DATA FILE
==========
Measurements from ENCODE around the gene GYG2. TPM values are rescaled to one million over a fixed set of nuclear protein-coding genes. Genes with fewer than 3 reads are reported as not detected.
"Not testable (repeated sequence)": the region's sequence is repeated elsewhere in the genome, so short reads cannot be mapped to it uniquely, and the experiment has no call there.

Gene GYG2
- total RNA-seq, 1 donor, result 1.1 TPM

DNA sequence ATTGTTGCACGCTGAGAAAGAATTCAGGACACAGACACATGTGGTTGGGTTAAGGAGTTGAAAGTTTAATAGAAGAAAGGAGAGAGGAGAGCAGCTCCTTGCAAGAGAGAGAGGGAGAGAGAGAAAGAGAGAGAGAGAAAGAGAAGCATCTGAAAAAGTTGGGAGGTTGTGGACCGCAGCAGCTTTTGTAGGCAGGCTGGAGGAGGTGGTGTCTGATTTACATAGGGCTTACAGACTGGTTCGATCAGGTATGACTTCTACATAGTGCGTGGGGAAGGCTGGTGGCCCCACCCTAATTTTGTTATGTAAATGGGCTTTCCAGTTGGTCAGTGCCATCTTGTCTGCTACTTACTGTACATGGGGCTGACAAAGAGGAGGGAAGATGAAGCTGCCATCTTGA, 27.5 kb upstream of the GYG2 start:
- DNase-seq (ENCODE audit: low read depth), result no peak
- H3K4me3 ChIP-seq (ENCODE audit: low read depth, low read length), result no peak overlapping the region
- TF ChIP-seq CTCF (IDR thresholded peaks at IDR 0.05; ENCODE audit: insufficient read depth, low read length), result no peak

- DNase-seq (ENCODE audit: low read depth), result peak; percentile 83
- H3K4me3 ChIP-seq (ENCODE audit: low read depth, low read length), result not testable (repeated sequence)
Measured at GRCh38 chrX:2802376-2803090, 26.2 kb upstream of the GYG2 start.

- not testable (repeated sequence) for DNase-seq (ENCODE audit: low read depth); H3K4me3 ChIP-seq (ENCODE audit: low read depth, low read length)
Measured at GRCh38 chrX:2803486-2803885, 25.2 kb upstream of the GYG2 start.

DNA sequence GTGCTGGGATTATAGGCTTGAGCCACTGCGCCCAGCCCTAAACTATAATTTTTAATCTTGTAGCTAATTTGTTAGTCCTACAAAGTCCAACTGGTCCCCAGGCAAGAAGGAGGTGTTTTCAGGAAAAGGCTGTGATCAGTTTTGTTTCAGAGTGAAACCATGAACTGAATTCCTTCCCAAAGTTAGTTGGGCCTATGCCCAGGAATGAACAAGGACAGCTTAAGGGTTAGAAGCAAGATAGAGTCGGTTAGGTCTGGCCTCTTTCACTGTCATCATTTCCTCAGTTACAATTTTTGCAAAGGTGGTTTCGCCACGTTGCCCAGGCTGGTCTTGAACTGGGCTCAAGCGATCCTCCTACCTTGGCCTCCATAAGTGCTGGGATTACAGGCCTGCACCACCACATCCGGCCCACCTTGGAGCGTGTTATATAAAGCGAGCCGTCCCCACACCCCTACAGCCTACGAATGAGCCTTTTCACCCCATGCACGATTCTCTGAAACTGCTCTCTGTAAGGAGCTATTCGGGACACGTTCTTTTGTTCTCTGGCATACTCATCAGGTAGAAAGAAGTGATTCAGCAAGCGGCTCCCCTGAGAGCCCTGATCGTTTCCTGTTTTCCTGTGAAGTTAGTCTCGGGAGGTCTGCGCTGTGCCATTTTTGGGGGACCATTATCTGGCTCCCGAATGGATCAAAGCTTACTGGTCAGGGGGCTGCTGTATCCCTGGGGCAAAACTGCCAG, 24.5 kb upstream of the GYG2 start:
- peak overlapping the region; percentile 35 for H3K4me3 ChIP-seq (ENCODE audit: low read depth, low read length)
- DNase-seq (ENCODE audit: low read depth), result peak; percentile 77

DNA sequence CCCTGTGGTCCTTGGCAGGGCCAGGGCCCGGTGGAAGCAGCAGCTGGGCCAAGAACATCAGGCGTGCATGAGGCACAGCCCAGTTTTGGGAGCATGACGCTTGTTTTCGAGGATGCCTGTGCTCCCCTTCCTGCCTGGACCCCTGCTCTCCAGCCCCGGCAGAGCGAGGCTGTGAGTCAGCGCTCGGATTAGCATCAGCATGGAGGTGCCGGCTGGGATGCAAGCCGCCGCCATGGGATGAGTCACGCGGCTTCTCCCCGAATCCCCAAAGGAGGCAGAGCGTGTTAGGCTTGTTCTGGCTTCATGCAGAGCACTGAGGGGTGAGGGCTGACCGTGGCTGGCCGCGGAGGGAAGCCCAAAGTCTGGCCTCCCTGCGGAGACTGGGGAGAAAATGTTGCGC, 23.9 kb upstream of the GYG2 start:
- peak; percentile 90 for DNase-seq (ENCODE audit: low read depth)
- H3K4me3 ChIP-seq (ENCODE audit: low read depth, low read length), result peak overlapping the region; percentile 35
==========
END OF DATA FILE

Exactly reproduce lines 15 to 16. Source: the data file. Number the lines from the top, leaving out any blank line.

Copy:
- peak overlapping the region; percentile 35 for H3K4me3 ChIP-seq (ENCODE audit: low read depth, low read length)
- DNase-seq (ENCODE audit: low read depth), result peak; percentile 77